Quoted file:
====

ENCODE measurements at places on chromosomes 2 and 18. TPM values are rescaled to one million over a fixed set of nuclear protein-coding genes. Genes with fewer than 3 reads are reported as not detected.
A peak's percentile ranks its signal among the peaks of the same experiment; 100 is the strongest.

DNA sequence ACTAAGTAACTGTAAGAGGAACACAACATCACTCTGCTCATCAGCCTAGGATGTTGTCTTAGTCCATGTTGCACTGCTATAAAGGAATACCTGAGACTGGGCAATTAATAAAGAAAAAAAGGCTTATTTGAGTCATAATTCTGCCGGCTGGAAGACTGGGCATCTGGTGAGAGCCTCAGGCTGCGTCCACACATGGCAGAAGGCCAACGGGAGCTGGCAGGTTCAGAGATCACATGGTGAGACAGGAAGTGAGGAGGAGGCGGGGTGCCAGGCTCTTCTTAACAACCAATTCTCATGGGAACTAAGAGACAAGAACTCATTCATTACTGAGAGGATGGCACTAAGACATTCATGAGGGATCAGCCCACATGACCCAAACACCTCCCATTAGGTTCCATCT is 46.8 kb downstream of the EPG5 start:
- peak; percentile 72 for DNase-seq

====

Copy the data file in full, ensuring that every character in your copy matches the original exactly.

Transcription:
ENCODE measurements at places on chromosomes 2 and 18. TPM values are rescaled to one million over a fixed set of nuclear protein-coding genes. Genes with fewer than 3 reads are reported as not detected.
A peak's percentile ranks its signal among the peaks of the same experiment; 100 is the strongest.

DNA sequence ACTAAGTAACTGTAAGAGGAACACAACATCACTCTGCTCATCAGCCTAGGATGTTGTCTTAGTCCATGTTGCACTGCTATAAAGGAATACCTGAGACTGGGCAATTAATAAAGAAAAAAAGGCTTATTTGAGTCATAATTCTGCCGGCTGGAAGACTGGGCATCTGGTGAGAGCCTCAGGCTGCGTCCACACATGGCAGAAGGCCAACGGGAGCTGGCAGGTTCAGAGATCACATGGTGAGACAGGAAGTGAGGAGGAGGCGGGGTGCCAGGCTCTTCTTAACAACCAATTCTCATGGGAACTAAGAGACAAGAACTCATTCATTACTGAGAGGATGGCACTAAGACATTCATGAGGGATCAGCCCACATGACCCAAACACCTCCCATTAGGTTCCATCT is 46.8 kb downstream of the EPG5 start:
- peak; percentile 72 for DNase-seq